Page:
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Isaiah Austin encourages positivity in overcoming challenges

2017/12/14 13:33:15

By Joseph Yeh, CNA staff reporter

"You have the ability in yourself to find the positive in a negative situation you go through, I did it, that doesn't mean you cannot do it," Isaiah Austin, a professional basketball player diagnosed with a genetic disorder, told CNA in a recent interview.

"We are all humans, we are going to face difficulty each and every day in our lives. Just look at the glass half full instead of half empty," he added.

The 7-foot-1 Austin is more than qualified to make such comment.

He was a college all-star at Baylor University and thought to be a likely first-round pick in the 2014 NBA draft until he was diagnosed just days before the draft with Marfan syndrome, a rare genetic disorder that affects the heart.

Though his playing career was over, at least temporarily, Austin still had his name called as a ceremonial pick midway through the first round at the NBA draft in June 2014 and was presented with an NBA cap by Commissioner Adam Silver.

Austin is also blind in his right eye from a previous injury while doing a dunk in middle school, but it was the Marfan syndrome diagnosis that kept him out of the game.

He was cleared to once again play basketball in November 2016 after his condition was found to have stabilized, however, and he signed and played with a team in Serbia early this year.

The New Taipei-based Yulon Luxgen Dinos, one of seven teams in Taiwan's professional Super Basketball League (SBL), reached a deal with the 24-year-old Nov. 8 for the league's 15th season that opened Dec. 2.

Unfortunately, Austin hurt his right hip, which could sideline him for more than a month during last week's regular season game. Although surgery is not required, Austin said he is scheduled to leave the team next week to do rehab back in the United States.

The Dinos already found Austin's replacement, but expressed hope that he could stay in Taiwan longer. "The whole team loves him, and we feel sad for him. He is the best foreign import player I have seen," said Dinos head coach Wei Yung-tai (魏永泰).

"He is easy to get along with, always practices very hard and fits in our system, and his story is an inspiration for all. We hope we can have him back as soon as he regains his health," Wei added.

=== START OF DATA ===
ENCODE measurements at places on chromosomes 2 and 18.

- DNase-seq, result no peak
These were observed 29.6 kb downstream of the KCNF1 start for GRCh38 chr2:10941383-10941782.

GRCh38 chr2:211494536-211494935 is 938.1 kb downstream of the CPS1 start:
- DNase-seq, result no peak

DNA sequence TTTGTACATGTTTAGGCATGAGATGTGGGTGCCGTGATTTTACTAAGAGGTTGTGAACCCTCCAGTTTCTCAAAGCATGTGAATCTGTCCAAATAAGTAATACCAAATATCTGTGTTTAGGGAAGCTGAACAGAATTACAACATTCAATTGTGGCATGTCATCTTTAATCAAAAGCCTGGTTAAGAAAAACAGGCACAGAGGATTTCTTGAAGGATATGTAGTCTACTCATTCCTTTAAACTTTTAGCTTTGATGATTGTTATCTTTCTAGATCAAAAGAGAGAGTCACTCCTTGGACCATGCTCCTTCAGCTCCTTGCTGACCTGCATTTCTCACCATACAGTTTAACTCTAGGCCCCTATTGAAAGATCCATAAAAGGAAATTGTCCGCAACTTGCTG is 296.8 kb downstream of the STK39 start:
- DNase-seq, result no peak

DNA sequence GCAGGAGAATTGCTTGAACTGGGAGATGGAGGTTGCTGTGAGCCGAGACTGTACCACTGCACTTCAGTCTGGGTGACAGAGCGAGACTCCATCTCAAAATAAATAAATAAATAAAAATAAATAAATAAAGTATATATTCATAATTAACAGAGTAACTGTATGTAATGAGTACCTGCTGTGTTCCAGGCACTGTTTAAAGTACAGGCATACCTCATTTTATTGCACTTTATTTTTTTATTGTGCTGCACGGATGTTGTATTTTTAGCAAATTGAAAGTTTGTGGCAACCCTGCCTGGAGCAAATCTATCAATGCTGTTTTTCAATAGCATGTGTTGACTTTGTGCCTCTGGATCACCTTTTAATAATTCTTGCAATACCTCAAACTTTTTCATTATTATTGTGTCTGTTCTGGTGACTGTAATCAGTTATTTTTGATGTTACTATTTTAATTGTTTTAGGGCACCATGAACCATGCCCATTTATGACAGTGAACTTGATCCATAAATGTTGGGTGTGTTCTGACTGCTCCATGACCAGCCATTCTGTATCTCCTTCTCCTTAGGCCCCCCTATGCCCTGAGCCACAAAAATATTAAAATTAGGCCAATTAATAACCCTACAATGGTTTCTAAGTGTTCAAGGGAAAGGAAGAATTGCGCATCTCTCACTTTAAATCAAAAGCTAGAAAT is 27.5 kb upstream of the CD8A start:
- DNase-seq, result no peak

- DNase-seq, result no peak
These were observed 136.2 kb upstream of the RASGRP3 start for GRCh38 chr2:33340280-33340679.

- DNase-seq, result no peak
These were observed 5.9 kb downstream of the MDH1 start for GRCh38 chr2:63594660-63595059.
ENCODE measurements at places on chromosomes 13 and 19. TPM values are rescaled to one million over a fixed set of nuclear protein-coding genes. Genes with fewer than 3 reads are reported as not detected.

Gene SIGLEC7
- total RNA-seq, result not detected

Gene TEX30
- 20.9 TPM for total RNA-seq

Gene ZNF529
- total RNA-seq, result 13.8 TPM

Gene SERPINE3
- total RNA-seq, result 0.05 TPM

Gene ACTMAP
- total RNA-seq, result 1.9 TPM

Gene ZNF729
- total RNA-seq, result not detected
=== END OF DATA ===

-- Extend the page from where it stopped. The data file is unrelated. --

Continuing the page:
During Tuesday's interview, Austin said he really enjoys playing in Taiwan, and loves the program in the Dinos. "If the team wants to call me back, I will come back with open arms," he said.

But right now, his main focus is to regain his health so that he can still have an impact on any court, he went on.

Though only here for a month so far, Austin said he really likes Taiwan and shows his gratitude to his teammates who helped him adapt to his new environment.

"I eat a lot of spicy hotpots in Taiwan," he said, thanking his teammates for that. However, he said he has no intention of trying Taiwan's famous stinky tofu.

"I don't like tofu, whether it is stinky or not," he said.

When told about his Chinese nickname "勵志哥," which literally means he is a man of inspiration to others, Austin said he is honored to be called that.

He said he never knew he had the syndrome until five days before the 2014 NBA draft.

"Most doctors told me I should be passing out, or skipping a beat in my heart, but through my life I have never experienced these signs," he said.

Facing such dramatic change only days before the biggest date in his life, Austin said he just had to deal with it.

"I already had been through so much in my life by that time. That's a part of my life I have no control over, God placed it in my life, I have to push on with my life."

"Basketball is just an aspect of my life, it is never who I was," he stressed.

Due to the syndrome, Austin stopped playing basketball for two years and had been through a lot of check-ups. But he has never taken any medicine because doctors found that he has shown no symptoms that are normally seen in patients with the same syndrome.

At the end, doctors determined that he was only affected mildly and cleared him to play again.

After being diagnosed with Marfan syndrome, Austin founded the Isaiah Austin Foundation in 2014 to provide support for awareness and research into Marfan syndrome and those affected by it.

"What we try to do is to strive to spring awareness of the syndrome around the world, at the same time share my story and my testimony on how I have overcome obstacles to achieve success," he said.

He regularly does a lot of motivational speeches in U.S. to encourage those who have the same syndrome to never give up on their dreams.

Many families of patients who have the syndrome were upset with Austin when he was cleared to play, he said, arguing that him playing again could give people with the same disease false hope.

"That's not what I was trying to do at all. I am trying to tell the children to take the right precautions and measures and to have health checks," he said.

"In the end, it is about the person's happiness, not the happiness of everybody around you. That's the reason I tried to come back to court, I have to find my own happiness."

Austin is now considered one of the candidates for the Philippines national team as a naturalized player to boost the team's competitiveness. But he said he is open to all options and will definitely consider joining the Taiwan national team should the chance arise.

Austin encouraged all who are going through anything tough in their life to know they have the power within to push through.

(By Joseph Yeh)
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